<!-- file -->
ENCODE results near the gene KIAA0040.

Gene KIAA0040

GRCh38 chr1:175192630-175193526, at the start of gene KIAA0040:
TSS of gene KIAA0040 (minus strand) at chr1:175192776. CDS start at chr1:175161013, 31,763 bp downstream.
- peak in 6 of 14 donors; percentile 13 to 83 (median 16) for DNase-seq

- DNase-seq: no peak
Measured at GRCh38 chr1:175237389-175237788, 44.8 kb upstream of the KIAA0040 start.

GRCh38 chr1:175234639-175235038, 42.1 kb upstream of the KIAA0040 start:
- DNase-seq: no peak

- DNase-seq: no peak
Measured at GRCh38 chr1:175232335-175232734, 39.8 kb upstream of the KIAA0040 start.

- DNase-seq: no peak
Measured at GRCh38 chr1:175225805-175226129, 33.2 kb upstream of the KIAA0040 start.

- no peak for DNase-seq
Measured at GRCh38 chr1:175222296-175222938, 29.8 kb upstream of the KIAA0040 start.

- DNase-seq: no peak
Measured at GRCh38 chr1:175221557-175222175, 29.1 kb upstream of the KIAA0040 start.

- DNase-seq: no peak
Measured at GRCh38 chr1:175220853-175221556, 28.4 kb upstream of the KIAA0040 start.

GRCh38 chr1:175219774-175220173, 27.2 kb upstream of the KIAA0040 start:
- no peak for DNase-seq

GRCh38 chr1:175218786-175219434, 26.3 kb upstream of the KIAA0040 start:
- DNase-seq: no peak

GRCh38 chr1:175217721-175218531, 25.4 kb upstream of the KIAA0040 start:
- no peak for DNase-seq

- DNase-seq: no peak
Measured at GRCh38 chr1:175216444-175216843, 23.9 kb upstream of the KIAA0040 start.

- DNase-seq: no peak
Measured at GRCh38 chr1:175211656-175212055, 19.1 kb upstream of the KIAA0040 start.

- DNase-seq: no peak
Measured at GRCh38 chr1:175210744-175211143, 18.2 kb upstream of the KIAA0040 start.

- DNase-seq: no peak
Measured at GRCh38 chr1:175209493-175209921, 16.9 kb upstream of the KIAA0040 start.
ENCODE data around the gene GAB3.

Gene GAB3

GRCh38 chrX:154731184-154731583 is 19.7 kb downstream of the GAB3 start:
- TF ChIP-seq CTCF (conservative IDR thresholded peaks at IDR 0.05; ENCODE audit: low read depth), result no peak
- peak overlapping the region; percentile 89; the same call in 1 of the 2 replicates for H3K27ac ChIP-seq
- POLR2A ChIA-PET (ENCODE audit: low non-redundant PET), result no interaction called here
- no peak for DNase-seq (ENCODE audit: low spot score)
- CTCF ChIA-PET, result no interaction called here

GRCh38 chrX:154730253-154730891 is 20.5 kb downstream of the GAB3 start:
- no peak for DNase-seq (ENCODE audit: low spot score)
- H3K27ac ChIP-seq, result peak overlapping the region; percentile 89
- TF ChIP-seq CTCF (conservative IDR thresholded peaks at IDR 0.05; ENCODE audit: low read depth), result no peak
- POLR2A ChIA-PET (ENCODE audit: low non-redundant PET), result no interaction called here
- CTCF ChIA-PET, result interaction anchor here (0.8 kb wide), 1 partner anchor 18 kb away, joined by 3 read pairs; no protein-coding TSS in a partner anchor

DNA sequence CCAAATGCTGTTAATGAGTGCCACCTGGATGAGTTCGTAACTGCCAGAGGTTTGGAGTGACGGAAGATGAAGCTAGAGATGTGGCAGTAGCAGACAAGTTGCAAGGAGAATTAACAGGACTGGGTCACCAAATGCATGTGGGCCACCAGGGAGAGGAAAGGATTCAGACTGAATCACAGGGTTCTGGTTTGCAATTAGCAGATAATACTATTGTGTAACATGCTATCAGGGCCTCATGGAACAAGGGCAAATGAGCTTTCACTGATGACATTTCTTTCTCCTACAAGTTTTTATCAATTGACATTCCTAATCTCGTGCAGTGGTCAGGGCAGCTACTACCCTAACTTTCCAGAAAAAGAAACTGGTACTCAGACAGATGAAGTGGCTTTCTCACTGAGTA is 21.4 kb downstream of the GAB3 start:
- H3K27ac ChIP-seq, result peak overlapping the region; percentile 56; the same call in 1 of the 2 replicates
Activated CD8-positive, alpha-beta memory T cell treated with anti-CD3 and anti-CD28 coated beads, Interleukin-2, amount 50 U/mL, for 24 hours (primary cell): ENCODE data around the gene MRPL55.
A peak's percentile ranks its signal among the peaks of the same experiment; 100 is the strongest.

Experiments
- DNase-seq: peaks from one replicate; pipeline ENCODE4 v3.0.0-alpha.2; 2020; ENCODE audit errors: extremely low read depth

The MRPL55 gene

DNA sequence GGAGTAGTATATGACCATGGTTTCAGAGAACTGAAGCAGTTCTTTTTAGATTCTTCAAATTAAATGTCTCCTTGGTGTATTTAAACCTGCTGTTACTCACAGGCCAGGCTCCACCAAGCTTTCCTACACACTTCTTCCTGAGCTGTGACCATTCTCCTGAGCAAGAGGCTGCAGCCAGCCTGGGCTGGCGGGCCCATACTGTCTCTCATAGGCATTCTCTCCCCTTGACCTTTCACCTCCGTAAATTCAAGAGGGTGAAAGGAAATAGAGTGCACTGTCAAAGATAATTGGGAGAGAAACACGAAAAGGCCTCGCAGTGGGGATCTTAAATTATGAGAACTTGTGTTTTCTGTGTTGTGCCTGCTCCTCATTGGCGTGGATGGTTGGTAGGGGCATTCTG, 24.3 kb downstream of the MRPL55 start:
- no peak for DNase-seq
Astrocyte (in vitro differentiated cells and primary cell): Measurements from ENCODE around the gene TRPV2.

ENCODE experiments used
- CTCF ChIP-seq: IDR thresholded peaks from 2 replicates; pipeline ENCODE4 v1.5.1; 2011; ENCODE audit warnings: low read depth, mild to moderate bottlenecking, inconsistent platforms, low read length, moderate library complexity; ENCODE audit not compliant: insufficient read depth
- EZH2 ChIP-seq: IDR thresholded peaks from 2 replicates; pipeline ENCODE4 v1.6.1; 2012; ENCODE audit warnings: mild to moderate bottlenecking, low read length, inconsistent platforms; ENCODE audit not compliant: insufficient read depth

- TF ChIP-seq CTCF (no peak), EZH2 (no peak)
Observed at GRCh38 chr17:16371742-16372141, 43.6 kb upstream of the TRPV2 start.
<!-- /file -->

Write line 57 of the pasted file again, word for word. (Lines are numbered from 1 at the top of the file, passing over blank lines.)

Astrocyte (in vitro differentiated cells and primary cell): Measurements from ENCODE around the gene TRPV2.